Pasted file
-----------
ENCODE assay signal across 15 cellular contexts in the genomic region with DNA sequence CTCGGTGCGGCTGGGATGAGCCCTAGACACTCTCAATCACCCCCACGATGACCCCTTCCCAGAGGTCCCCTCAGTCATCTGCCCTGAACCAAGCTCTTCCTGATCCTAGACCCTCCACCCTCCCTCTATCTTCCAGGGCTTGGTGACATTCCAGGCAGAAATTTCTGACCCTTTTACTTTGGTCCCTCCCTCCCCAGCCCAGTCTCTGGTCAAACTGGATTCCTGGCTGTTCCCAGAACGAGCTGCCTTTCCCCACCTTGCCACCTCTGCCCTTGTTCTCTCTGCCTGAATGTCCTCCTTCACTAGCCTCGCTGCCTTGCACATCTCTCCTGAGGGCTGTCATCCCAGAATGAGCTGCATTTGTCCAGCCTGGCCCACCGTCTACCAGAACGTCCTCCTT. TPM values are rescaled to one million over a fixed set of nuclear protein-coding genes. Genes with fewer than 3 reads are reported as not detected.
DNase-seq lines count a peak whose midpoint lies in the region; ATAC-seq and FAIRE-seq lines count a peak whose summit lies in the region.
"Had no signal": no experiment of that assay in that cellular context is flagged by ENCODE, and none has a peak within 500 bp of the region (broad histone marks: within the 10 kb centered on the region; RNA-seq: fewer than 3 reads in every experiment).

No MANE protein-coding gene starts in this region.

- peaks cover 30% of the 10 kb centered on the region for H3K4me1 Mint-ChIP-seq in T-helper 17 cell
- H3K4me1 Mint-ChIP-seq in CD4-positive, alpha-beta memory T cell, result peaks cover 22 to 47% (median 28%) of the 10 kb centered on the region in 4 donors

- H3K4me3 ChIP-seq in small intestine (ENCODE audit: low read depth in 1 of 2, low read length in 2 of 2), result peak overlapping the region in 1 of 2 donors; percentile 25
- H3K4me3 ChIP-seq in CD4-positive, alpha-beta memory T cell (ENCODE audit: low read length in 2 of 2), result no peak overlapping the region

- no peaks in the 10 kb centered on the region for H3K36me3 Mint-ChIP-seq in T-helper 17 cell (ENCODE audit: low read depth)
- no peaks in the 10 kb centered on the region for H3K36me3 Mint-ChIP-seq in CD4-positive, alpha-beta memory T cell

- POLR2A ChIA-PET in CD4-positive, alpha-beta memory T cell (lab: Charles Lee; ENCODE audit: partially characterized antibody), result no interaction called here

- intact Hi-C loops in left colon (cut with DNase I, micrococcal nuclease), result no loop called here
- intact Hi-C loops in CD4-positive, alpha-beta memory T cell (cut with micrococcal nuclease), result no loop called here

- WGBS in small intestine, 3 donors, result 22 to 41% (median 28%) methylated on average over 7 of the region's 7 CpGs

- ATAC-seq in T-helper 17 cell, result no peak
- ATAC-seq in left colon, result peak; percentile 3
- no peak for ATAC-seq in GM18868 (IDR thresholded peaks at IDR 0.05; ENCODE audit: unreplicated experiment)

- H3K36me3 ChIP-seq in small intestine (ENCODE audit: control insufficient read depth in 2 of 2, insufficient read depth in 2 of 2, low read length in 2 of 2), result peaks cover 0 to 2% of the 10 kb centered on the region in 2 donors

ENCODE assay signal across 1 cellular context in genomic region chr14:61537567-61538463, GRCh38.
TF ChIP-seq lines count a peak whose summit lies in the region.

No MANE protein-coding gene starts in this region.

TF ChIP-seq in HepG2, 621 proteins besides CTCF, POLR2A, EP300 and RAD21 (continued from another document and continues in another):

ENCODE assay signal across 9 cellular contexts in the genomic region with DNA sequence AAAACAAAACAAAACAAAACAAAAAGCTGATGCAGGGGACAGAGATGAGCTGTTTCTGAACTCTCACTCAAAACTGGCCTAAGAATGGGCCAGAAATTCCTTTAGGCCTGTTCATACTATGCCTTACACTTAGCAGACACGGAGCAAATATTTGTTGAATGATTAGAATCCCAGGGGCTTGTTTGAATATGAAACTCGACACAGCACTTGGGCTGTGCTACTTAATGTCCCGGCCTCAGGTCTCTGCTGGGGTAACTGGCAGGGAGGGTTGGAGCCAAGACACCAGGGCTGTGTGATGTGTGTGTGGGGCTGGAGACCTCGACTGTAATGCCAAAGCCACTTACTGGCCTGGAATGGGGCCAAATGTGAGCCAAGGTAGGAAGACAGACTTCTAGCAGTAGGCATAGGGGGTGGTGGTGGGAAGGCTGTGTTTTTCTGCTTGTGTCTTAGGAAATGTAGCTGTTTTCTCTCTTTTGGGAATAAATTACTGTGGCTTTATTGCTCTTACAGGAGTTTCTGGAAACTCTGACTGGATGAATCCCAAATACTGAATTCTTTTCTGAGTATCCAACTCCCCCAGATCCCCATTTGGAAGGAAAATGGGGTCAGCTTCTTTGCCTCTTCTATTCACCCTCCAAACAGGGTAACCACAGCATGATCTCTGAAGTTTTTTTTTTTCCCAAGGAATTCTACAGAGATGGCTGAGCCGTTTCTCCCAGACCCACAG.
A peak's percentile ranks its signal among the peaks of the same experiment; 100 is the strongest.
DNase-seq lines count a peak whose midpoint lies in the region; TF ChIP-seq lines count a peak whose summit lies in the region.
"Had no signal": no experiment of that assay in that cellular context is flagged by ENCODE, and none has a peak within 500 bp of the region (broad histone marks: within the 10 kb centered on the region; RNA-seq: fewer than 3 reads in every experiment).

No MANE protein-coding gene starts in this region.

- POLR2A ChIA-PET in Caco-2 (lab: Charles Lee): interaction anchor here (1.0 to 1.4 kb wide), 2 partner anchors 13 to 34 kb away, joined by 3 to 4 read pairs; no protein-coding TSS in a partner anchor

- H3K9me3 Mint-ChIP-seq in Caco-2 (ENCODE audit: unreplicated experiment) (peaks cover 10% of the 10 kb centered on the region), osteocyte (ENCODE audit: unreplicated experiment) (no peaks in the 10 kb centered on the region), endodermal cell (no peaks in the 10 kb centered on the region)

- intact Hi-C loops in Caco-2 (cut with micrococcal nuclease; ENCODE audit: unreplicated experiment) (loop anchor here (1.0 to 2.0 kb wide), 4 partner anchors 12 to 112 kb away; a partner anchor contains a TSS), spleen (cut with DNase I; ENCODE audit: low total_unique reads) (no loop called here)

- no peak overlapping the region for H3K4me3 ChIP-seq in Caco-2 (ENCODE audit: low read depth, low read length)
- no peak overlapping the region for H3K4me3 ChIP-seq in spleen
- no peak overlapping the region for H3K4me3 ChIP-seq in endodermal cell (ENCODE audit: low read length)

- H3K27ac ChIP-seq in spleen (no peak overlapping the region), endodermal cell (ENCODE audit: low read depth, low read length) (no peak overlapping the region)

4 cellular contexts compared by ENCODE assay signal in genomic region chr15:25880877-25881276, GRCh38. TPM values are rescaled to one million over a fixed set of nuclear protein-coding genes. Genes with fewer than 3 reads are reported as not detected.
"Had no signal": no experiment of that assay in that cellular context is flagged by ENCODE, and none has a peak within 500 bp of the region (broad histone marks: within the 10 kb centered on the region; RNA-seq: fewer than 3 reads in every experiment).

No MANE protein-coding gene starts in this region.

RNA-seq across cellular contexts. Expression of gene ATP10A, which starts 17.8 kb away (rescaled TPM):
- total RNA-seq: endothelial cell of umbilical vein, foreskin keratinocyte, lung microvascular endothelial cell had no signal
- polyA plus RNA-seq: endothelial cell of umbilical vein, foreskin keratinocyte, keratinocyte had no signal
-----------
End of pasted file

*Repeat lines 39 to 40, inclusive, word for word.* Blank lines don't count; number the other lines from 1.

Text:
- total RNA-seq: endothelial cell of umbilical vein, foreskin keratinocyte, lung microvascular endothelial cell had no signal
- polyA plus RNA-seq: endothelial cell of umbilical vein, foreskin keratinocyte, keratinocyte had no signal